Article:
Thomas Friedman, a New York Times columnist, may have said it best. Reaching another deal with Saddam Hussein, he said, leaves him feeling "as if I had just agreed that Ted Kaczynski could be my mailman because he's promised, this time for sure, no more letter bombs."

Saddam has violated every condition of surrender in the gulf war, conditions passed as U.N. resolutions. He is, by every definition, a ruthless madman. While we share the relief that no lives will be lost over his latest refusal to allow inspectors into his palaces, we see little reason to believe Saddam means what he says. Chances are, the United States will have to stand toe-to-toe with him again.Two things are clear from the latest crisis. One is that the threat of military might is a great persuader. Saddam was the first to blink. The other is that the United States needs to do a better job of rallying the rest of the world to its side.

As to the first, the lesson is that the United States must maintain a military force strong enough and well-trained enough to be taken seriously, and it must be willing to use that force as a last resort. Diplomacy is the preferred tool for ending every crisis, but it won't work without a credible threat of force behind it. Not long ago, the Pentagon's goal was to have the ability to wage two wars at once. By most estimates, that no longer is possible. While the U.S. military remains the strongest in the world, the nation can't afford to let it slip any further.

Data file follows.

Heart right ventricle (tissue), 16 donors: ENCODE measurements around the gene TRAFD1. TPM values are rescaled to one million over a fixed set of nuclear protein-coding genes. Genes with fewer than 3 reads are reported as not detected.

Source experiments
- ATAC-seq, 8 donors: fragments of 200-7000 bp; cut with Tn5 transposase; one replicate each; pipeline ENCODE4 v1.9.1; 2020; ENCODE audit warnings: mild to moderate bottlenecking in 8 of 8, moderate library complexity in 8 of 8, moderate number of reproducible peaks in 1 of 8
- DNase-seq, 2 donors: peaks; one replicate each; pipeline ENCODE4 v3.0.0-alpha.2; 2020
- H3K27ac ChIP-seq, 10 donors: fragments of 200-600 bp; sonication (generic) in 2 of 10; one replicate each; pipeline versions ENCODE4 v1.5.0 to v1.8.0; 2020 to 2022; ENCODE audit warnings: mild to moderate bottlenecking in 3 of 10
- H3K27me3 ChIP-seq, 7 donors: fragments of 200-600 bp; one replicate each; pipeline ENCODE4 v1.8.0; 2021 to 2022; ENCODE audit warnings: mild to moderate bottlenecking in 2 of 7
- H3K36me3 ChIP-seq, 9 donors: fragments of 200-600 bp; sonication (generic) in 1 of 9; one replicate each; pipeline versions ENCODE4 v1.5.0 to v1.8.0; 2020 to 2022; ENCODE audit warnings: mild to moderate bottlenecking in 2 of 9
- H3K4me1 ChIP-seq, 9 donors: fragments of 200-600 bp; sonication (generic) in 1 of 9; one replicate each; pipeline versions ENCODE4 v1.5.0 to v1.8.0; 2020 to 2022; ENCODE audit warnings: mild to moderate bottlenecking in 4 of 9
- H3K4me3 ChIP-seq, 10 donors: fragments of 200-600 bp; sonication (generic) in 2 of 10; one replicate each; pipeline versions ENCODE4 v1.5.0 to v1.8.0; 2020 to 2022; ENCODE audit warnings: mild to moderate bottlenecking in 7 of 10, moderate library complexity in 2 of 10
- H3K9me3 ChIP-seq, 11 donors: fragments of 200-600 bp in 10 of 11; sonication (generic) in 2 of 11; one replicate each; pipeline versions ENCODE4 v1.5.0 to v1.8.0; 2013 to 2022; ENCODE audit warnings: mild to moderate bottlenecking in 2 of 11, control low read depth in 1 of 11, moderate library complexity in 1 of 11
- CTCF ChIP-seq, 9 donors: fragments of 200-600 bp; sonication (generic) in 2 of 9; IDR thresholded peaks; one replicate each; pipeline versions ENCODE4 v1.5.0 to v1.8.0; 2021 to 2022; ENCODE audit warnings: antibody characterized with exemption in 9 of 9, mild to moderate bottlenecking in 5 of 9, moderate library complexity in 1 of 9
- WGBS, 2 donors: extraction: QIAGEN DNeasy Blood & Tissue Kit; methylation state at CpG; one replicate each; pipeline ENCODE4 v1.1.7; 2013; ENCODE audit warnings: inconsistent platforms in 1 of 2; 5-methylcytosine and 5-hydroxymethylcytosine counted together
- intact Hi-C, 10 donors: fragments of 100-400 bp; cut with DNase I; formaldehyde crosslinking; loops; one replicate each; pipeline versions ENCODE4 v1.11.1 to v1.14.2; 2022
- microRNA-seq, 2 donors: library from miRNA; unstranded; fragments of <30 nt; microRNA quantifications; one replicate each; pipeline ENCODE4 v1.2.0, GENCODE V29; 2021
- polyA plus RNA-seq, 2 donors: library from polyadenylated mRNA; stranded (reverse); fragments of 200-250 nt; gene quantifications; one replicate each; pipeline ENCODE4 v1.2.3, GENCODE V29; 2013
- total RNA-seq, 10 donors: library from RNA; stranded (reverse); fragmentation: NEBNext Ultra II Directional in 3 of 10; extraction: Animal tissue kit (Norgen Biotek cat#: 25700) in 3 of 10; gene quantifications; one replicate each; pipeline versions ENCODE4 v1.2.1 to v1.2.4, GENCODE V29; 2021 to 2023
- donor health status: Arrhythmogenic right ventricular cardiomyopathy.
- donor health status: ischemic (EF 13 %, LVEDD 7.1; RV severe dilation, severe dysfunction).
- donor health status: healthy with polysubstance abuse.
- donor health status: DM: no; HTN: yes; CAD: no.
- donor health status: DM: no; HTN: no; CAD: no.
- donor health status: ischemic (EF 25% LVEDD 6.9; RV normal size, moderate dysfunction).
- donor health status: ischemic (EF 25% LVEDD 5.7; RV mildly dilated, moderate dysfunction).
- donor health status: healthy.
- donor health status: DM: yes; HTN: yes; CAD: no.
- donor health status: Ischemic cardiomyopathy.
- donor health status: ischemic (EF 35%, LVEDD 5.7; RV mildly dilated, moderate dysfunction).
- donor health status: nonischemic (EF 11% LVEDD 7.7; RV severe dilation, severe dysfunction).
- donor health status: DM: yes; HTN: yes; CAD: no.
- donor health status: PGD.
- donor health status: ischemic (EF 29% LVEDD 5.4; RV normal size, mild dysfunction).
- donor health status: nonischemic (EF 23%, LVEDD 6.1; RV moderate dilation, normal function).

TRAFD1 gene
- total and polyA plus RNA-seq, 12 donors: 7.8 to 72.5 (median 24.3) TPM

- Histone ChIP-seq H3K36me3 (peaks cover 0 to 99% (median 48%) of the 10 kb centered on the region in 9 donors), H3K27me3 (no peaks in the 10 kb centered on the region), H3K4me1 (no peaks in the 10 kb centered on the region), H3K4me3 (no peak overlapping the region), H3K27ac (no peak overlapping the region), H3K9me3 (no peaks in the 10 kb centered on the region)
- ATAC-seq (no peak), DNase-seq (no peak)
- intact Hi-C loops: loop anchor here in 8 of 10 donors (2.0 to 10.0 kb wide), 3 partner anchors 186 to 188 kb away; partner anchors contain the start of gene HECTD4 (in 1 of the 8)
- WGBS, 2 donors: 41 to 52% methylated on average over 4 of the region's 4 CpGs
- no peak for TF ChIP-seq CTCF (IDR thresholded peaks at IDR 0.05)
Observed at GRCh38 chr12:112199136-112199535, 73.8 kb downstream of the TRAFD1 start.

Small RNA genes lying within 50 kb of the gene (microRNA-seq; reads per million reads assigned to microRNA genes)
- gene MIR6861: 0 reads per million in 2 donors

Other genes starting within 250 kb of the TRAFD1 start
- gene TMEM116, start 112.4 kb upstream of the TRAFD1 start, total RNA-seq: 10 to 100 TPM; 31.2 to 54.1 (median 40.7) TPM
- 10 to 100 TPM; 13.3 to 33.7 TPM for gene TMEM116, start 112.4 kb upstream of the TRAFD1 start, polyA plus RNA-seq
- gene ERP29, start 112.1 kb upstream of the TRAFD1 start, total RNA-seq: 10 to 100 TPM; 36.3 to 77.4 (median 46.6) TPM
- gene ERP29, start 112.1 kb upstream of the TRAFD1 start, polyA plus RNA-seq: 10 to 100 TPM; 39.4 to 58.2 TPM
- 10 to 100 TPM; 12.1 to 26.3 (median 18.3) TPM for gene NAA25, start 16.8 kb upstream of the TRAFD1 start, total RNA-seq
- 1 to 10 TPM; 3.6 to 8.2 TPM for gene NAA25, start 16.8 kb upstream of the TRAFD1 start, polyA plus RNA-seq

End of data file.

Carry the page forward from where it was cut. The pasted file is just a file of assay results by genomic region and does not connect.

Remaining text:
To the second point, the United States may have no way of turning the hearts of the French, the Russians and the Chinese away from sympathy toward Iraq. But it can find a way of committing them so they would be forced to join in condemnation if Saddam acts out again. France wants the United Nations to formally endorse the agreement brokered by Secretary General Kofi Annan. If the Clinton administration agrees to this, it ought to add a clause that authorizes the use of force should Saddam fail to comply.

Of course, the United States would be better served by having a long-term strategy for dealing with Saddam. Iraq still has weapons of mass destruction. It has a nuclear weapons program, and it has a limited number of missiles with which to launch these devices. Saddam isn't likely to abandon these efforts any time soon.

The situation is messy at best. An avowed enemy, defeated in war, remains in power and is doing all he can to rebuild his arsenal. Unless the United States and the United Nations want to face these wearying crises at regular intervals, they ought to find strategies for permanently removing this threat.